He seeks for control in his nemesis towards his brother Antonio, control of the fate of his daughter Miranda, and the control of his servants Ariel and Caliban. Prospero uses force and debt to have greater authority over the spirit Ariel. When Ariel asks for his freedom and “liberty,” Prospero brings up the “damn’d witch Sycorax” from whom he saved him (1.2.247-264). Sebastian and Antonio also abuse their powers by plotting an attack on Alonso, the King of Naples, so they could gain even more political power in the real world. Eventually after all the words of encouragement from Antonio, Sebastian finally says, “Thy case, dear friend, shall be my precedent. As thou got’st Milan, I’ll come by Naples. Draw thy sword,” (2.1.270-272). The desire for political power and authority becomes the core from which other minor themes develop in this play. This improper use of power eventually only harms everyone, not benefit.
Antonio's dethroning of Prospero is not only the reason why Prospero is alienated but it also is a great example about the theme of betrayal that is prominent in the book. Antonio's betrayal in particular, serves as the source of conflict for the play. Prospero creates
A production of The Tempest should emphasize the idealized methods in which Prospero uses magic to solve the problem of revenge which is so prevalent throughout his tragedies, perhaps the production might be a direct allegory for the magic of the theatre itself. In this conception of the play, the scattering and bringing together of the characters in the script is significant in that theatre also could be said to bring people together and allow them to share in an experience of emotion, magic, and finally, of resolution. In this way the production could be used as a vehicle for conveying the idealistic virtues of forgiveness, compassion, and of course knowledge. In his book, A
The Tempest is generally considered to be Shakespeare's last sole-authored play. The play draws a number of oppositions, some of which it dramatises, and some of which it only implies. Prospero, a figure exhibiting many resemblances to the Elizabethan idea of the 'Mage', (of whom the best known is probably Dr. John Dee), is opposed to both his corrupt brother, usurper of his role as Duke of Milan, and to Sycorax, an evil witch and mother of the 'deformed slave' Caliban. Sycorax does not enter the action of the play, having died before it opens, but enough is made of her evil disposition and behaviour to show Prospero as a model of human virtue in comparison. This despite Prospero's own use of magic to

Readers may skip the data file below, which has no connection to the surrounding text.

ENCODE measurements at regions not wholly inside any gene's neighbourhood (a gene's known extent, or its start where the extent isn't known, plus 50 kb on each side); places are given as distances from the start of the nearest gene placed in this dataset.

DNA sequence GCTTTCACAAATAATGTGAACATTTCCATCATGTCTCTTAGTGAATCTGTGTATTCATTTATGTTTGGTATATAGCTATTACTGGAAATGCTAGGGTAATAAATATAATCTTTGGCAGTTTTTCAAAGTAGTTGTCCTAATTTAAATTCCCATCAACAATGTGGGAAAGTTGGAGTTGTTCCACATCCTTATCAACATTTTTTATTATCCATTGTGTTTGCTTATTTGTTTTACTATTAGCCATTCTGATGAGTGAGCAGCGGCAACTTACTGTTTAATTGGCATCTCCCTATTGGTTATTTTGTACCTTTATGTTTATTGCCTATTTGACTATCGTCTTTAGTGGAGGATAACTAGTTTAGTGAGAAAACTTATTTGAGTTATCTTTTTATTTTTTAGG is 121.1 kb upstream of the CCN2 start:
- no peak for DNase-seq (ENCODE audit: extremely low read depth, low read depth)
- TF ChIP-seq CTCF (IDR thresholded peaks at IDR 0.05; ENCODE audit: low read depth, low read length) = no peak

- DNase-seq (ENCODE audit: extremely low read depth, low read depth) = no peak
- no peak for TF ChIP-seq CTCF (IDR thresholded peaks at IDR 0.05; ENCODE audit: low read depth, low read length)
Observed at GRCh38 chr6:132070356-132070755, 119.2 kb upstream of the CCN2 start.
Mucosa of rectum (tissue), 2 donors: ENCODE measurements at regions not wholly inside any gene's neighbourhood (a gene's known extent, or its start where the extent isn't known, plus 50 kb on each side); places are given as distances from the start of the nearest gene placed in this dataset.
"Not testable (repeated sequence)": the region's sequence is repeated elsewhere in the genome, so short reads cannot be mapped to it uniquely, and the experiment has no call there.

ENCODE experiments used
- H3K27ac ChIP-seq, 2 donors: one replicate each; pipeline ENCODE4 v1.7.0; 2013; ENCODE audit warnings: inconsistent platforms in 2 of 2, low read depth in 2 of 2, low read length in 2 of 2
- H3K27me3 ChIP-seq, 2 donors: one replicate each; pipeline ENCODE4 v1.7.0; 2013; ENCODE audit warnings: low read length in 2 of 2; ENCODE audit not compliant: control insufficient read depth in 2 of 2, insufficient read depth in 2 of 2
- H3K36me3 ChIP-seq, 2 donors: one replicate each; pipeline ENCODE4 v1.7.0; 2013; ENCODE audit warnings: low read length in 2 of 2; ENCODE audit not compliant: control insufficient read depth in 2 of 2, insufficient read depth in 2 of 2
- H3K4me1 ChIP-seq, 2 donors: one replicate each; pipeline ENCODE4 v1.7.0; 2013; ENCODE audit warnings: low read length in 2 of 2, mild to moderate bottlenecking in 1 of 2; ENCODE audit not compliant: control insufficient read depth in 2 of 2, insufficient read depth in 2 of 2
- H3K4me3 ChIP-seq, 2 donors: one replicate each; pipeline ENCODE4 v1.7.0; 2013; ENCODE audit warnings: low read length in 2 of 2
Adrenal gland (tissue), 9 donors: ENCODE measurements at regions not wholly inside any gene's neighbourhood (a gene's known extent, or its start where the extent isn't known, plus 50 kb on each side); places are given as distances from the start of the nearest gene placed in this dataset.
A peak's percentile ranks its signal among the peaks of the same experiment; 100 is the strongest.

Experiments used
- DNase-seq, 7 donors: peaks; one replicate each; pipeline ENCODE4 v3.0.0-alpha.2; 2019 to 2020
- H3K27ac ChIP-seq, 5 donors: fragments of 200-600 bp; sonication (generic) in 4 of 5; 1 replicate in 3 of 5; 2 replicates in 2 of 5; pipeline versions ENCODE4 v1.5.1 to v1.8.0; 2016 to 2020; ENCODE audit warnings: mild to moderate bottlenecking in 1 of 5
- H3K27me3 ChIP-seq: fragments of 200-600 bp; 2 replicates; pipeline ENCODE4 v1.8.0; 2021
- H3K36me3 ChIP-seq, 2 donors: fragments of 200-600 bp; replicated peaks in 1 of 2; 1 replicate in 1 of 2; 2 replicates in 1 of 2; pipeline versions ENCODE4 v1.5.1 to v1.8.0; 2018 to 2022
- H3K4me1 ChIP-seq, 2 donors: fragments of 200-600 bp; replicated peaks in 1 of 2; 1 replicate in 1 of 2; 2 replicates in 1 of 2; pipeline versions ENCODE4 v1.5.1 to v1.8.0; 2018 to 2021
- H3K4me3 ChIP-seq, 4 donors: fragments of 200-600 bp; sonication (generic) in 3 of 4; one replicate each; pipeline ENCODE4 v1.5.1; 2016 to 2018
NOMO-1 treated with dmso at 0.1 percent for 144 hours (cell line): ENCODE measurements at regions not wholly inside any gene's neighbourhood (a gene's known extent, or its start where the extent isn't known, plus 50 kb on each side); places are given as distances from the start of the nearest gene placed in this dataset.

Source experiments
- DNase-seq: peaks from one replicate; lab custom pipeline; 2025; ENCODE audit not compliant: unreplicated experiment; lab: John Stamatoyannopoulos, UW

The Tempest, often regarded as Shakespeare’s last play, displaces the theme of possession of control and command over other, commonly known as power. Ariel, Caliban and the courtiers from Milan, all demonstrate different levels of control. Prospero, the protagonist of the play, especially displays his ability to cast influence and affect others psychologically. The characters, their relationships and their use of power can be compared to the English government and society of the 17th Century.
William Shakespeare’s “The Tempest” speaks about multiple authoritative relationships throughout the play and the abuse of power and authority. The main character Prospero lives on a deserted island with his daughter Miranda. Prospero used to be the Duke of Milan until he has been usurped by his brother Antonio with the help Alonso the King of Naples and his brother Sebastian. Prospero and Miranda were banished to sea in a rotten boat and eventually lands in a deserted island who was once ruled by a witch named Sycorax but is now only inhabited by her son Caliban and a spirit named Ariel. Since arriving at the island, Prospero has been ruling the island and enslaved Caliban and Ariel by the use of magic. He acts as if he is God by creating a storm in order to shipwreck the King of Naples and Antonio. Prospero uses his powers to get revenge on his brother for having been exiled to the island. Prospero is a controlling character who seems to be obsessed with getting revenge in order to regain his status. He abuses his authority and takes advantage of his slaves and his daughter Miranda to fulfil his evil plan.
The similarities and differences between Aime' Cesaire's ATempest and William Shakespeare's The Tempest gives the reader an idea that it is a political response. From the way that both of the titles of these works of literature differ, an idea of concept is offered. They share a similar story line yet, after some one has read A Tempest : a different perspective is gained. A Tempest is actually considered a post colonial period piece of writing and one can acquire and prove this by the forms in which Aime' Cesaire portrays the characters and switches around their personalities and their traits,the time periods and the acquisition of language, and the ways power is used reveals that it is indeed a political response from a post
Dale Carnegie once said “when life gives you lemons, make lemonade.” The ability to transform something appalling to alluring is a true indication of appreciation for life, but can at times result in consequences. In Shakespeare’s play The Tempest, Prospero commands one of his spirits, Ariel, to summon a tempest as an act of revenge for being deposed as the rightful Duke of Milan by Antonio and Alonso. Although the tempest causes isolation between characters, Ferdinand, Miranda and Ariel are blessed by the tempest; receiving opportunities achieve a better life.